bismarck: The level of irrationality in this industry drives me to despair at times. It's not just the Taiwanese either. The majority of foreigners are either going along with it, or even really believe in all the nonsense too. There's just such an abject lack of critical thinking, even when it's possible to engage in that. Yet, such people seem to be much happier in the profession than I am. Does it really come down to being a satisfied moron? I was thinking about this yesterday. The person hosting the workshop was described as "a passionate teacher". I think I am passionate too, but more in the old, Latin origin of the word passion, to suffer.
I think that the entire industry is full of hocus pocus and pseudo-science. It's all based upon what people "feel" is right or "feel" is successful. I sometimes wonder if I started teaching English based upon the principles of phrenology, if anyone would figure out I was taking the piss.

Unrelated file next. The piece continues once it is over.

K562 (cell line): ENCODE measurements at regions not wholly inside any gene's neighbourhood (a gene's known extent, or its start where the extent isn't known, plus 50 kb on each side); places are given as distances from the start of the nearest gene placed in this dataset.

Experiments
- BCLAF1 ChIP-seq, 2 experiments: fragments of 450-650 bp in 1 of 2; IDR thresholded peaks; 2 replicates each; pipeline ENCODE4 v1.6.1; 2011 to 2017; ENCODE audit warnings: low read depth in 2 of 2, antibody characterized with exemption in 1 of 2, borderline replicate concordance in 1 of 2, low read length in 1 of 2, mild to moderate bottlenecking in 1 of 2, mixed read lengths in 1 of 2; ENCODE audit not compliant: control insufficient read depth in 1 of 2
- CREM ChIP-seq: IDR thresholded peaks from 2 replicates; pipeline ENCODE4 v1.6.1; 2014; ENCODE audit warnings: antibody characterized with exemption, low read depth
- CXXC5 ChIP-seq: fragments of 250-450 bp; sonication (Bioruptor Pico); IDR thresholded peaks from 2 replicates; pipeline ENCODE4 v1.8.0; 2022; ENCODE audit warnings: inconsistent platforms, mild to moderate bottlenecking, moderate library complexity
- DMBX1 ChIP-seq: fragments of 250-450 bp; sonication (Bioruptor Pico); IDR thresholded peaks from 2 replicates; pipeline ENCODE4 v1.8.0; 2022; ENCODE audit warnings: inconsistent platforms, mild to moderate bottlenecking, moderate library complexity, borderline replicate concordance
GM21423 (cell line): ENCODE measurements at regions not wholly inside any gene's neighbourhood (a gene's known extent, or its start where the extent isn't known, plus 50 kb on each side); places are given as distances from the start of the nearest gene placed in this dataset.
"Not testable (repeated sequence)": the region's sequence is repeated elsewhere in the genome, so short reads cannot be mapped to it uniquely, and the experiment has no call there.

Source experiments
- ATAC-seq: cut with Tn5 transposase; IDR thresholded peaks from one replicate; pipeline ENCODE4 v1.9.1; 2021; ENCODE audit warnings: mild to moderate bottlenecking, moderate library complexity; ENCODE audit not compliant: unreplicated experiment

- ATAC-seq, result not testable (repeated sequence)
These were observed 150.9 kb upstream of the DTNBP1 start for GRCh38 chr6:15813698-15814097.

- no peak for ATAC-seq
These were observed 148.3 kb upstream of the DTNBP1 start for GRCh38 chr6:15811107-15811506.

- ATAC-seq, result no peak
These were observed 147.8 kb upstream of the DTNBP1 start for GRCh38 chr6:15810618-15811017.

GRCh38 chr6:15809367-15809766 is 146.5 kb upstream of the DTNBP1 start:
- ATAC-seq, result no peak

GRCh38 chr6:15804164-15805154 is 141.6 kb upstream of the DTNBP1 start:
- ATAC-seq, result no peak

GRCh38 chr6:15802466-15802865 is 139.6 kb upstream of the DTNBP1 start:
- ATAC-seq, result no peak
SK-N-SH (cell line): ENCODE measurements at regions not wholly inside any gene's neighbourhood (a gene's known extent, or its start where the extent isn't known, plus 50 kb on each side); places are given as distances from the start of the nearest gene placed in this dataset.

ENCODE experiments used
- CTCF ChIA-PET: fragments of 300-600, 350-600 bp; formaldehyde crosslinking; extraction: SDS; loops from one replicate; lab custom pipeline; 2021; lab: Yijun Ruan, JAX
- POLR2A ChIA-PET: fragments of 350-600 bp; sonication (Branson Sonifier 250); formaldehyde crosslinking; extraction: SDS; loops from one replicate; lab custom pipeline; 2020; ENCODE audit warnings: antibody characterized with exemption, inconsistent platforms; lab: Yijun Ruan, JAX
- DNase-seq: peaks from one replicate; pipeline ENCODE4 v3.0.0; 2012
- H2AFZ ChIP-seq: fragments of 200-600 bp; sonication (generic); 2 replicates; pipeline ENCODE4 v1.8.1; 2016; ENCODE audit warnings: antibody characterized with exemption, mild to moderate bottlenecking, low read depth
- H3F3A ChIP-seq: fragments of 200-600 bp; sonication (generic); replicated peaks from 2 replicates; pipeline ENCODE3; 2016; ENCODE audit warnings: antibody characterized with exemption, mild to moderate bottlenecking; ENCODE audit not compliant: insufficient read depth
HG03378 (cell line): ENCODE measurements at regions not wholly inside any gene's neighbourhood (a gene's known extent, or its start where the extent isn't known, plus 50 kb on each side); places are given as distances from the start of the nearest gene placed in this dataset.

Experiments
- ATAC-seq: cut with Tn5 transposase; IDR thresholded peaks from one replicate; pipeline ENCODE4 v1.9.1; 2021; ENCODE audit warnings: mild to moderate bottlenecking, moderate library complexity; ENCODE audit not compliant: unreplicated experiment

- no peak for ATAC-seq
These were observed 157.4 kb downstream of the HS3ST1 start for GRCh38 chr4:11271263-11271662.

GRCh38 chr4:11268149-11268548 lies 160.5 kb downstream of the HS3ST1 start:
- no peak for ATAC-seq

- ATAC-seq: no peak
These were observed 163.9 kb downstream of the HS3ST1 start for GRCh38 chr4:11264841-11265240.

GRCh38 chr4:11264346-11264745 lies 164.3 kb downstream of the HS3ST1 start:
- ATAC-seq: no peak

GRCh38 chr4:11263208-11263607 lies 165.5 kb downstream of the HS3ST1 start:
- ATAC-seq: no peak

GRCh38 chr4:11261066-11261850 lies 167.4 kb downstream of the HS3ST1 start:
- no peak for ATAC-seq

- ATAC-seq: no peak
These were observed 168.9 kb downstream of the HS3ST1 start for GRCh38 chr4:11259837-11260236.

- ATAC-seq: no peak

Me: "Leo is very good at English because he has a huge lump on the side of his head."
Other English teacher: "No, that's a scar from a scooter accident when he wasn't wearing a helmet."
Me: "Well, intelligence obviously runs in that family, so that explains why he's so good at English."
Other English teacher: "That's interesting. You're obviously a very passionate teacher. Maybe you should run a workshop."
I have other irons in the fire. For me, the only way forward is out of the industry. Maybe other people, such as you, could carve out a niche, but I live in a very small place, so if only 2% (or even 5%) of people would be interested, it simply wouldn't be enough.
By the way, did you get that email from me last week?